Japan-US Business Report Logo

No. 351, December 1998

Back to Issue Index aaaaa back to Subscriber Area

Japanese Companies in the US


SEMICONDUCTORS

Through a $23 million capacity expansion, KOBE PRECISION, INC. is running what it says is the largest silicon wafer reclamation facility in North America. Semiconductor manufacturers use recycled wafers as test wafers to optimize and monitor their manufacturing processes. The KOBE STEEL, LTD. subsidiary's Hayward, California plant now can process 90,000 wafers per month based on 8- inch wafer equivalents. It has the capability to handle 150-millimeter (6- inch), 200mm (8-inch) and 300mm (12-inch) wafers. In each case, it removes films and layers from used wafers and then repolishes and cleans them. Surprisingly, given the troubled state of the semiconductor industry over the last three years, KPI has more than doubled reclaimed wafer sales every year since it went into this business in 1996. The 450-employee company, which Kobe Steel bought 10 years ago, also is one of the world's biggest manufacturers of aluminum substrates for hard disk drives. It now has the capacity to make 6 million units a month compared with 600,000 in 1988.

For $15 million, NEC CORP. acquired roughly 13 percent of VADEM, LTD. The San Jose, California company is a developer and marketer of Windows CE handheld PCs and software. However, under a November 1996 strategic partnership, Vadem has been working with NEC on the development of RISC (reduced instruction-set computing) processors for Windows CE devices. NEC's recently announced VR4100 Series of chips for a new generation of Windows CE machines is a product of that collaboration. The big semiconductor maker sees its equity tie to Vadem as a way to expand chip sales. Its affiliate has a contract to supply VR4100- equipped Windows CE terminals to SHARP CORP. on an OEM basis.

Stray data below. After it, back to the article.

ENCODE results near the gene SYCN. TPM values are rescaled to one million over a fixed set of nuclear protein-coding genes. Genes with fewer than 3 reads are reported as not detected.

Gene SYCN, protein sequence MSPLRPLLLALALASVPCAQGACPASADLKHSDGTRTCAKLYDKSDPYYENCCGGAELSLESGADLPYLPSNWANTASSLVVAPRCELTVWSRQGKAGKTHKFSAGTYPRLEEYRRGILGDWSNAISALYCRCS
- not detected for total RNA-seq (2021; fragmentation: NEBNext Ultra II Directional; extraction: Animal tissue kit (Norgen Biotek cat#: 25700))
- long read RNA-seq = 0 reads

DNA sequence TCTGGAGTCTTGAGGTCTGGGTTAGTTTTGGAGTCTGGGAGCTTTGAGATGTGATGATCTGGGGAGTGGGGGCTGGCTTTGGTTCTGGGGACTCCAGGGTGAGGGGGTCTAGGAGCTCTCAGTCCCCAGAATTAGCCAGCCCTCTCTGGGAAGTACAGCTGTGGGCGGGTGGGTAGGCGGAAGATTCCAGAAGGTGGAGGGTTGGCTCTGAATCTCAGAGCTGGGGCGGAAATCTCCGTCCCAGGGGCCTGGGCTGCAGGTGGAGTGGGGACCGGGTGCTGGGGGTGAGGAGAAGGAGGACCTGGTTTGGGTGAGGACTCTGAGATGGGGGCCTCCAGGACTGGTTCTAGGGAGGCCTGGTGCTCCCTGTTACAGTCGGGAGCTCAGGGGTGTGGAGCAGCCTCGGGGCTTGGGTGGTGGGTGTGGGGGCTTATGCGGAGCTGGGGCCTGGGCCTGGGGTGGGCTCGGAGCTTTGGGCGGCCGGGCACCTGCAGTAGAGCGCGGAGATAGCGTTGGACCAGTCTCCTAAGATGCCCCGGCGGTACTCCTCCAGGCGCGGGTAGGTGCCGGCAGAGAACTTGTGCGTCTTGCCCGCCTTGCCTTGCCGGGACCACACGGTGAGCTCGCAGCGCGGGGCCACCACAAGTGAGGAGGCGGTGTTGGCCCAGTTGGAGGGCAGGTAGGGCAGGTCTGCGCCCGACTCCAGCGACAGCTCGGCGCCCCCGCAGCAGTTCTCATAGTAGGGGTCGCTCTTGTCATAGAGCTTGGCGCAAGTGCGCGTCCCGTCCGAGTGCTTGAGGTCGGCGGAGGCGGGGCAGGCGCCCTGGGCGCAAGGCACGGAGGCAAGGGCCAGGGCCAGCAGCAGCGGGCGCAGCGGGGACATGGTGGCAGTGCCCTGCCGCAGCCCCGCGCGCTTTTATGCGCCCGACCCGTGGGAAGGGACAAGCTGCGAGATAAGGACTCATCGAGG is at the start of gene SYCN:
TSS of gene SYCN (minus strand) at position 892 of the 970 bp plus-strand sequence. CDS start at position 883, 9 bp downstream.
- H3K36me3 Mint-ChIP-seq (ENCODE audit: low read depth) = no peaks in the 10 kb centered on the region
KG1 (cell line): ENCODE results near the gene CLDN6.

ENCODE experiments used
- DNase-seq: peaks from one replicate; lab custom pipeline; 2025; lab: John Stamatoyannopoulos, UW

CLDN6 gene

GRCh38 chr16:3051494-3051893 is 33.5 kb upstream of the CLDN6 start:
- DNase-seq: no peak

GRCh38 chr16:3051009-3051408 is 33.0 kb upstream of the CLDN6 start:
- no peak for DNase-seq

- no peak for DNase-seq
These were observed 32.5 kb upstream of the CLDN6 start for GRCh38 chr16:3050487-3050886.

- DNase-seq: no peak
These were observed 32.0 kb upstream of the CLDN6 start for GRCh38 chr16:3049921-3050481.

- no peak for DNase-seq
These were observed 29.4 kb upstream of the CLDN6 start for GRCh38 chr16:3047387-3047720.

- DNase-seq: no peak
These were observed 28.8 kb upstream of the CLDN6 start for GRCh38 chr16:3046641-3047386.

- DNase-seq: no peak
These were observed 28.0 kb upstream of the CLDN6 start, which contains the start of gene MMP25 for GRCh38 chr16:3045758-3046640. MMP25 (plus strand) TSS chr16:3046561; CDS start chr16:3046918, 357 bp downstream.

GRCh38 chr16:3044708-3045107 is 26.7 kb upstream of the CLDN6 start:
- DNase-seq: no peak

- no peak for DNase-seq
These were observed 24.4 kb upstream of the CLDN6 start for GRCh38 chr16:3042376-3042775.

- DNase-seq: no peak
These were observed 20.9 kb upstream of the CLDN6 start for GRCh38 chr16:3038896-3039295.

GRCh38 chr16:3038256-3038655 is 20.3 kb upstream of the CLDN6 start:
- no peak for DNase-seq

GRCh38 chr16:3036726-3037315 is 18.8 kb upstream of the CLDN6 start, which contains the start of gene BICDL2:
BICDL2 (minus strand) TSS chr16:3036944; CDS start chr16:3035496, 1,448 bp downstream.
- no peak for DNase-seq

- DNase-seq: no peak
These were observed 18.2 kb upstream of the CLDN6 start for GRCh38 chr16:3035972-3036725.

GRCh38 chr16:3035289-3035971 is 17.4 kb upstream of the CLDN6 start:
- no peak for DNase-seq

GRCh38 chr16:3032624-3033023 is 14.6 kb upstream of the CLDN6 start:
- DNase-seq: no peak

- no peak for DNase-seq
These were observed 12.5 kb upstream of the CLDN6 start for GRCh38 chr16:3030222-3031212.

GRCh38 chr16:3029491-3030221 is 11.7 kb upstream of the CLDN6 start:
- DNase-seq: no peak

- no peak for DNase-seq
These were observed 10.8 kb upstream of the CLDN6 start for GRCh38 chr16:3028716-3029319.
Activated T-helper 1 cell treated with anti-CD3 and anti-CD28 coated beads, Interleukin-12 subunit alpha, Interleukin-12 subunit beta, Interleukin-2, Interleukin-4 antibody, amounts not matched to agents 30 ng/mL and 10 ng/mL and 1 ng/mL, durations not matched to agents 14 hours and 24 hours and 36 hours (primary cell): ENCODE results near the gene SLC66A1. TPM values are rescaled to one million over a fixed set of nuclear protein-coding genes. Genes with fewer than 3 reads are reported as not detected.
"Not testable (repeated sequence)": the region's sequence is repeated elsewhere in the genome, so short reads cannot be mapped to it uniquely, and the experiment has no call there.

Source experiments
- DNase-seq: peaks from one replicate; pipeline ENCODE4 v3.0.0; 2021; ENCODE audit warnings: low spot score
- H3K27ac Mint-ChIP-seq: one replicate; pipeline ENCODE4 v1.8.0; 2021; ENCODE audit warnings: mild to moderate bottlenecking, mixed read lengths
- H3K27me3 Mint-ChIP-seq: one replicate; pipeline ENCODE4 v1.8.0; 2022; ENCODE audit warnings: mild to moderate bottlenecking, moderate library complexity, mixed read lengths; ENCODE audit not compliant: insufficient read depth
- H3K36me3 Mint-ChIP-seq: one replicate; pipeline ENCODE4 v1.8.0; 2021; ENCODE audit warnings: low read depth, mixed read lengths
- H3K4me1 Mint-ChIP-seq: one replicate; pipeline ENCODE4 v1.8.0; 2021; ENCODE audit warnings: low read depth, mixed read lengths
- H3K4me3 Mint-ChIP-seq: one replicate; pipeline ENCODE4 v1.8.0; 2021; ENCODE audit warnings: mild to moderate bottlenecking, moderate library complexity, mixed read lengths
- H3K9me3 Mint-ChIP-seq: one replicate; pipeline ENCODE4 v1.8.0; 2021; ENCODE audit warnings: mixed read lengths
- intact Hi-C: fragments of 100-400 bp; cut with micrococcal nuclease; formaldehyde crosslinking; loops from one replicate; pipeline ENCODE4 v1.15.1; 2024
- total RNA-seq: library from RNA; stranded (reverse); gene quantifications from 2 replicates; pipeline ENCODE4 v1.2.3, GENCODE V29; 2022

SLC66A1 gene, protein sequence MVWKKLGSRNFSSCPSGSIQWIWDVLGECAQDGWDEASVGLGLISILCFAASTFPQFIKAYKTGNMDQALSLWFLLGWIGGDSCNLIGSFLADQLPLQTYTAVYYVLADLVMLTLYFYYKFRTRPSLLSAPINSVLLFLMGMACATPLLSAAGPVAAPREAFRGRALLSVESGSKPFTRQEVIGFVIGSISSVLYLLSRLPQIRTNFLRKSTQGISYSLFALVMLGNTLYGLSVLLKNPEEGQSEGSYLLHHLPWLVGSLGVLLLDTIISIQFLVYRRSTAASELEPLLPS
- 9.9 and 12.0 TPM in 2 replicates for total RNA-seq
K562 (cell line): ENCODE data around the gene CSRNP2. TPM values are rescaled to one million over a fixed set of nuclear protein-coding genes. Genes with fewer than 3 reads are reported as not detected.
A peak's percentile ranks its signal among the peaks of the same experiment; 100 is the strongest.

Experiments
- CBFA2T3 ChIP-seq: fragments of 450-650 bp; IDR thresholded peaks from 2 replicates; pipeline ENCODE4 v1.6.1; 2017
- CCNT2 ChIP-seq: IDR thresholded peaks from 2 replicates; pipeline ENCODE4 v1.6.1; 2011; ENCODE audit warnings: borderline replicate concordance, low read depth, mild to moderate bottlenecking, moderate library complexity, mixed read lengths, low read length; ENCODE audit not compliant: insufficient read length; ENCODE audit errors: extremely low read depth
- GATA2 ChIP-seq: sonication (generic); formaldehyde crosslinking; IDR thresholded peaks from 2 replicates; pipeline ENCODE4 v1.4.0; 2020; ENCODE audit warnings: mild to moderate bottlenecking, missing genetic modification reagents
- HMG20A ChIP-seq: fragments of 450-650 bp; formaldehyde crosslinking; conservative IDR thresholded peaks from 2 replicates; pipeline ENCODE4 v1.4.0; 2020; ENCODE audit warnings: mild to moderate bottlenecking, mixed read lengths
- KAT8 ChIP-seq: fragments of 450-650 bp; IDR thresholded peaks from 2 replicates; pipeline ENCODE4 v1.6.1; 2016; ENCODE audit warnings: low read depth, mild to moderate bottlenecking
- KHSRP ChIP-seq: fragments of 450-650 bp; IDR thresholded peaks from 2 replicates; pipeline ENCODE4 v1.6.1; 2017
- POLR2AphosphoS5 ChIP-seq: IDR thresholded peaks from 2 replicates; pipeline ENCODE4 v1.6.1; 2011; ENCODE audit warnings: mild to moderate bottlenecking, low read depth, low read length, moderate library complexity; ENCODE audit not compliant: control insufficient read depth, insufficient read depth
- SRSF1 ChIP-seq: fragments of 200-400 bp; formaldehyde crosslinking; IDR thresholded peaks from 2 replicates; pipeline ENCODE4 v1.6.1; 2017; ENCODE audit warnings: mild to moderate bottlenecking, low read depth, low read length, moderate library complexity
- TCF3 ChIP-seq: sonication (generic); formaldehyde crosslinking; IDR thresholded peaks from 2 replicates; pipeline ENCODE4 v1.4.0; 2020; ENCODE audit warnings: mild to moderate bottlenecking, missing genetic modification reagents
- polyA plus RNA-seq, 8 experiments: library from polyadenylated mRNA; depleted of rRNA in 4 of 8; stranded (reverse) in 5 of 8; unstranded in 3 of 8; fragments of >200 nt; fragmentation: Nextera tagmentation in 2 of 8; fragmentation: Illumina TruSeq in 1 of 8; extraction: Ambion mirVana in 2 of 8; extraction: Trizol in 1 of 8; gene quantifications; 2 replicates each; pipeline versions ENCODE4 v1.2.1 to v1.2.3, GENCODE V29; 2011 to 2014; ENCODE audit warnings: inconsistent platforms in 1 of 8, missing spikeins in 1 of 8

ZUKEN INC., a provider of electronic design automation services for printed circuit boards, is moving into the semiconductor business. Its vehicle is an alliance with LIGHTSPEED SEMICONDUCTOR CORP. Zuken acquired for $1.5 million about 5 percent of the Sunnyvale, California company, the developer of the so- called module-based array ASIC (application-specific integrated circuit) architecture. This technology is said to significantly reduce design and production cycle times for complex, high-performance ASICs. As part of their tie-up, Zuken gains exclusive rights to distribute Lightspeed's MBA ASICs in Japan. These products are manufactured by TAIWAN SEMICONDUCTOR MANUFACTURING CO. Zuken believes its new business will produce annual sales of $24.8 million in three years.

Add-on memory maker ADTEC CO., LTD. of Hiroshima prefecture will open an office in Silicon Valley in January. The main purpose of the move is to develop new marketing channels for the company's products, both among PC manufacturers and retailers. The office also will track technology developments.

The Santa Clara, California Semiconductor Equipment Division of CANON U.S.A., INC. is taking orders for CANON INC.'s latest excimer laser scanning wafer stepper. The FPA-5000AS1 can achieve 0.13-micron line widths for 1-gigabit and higher DRAMs as well as for the development of process technologies for microprocessors in the 1-gigahertz class. Just as important, a field conversion kit allows the system to be used with both 200mm and 300mm wafers. Canon will start worldwide deliveries of the scanning stepper by the second quarter of 1999.

An exchange rate of ¥121=$1.00 was used in this report.
aaaaaa

Top aaaaa Back to Issue Index aaaaa back to Subscriber Areaaaaa Home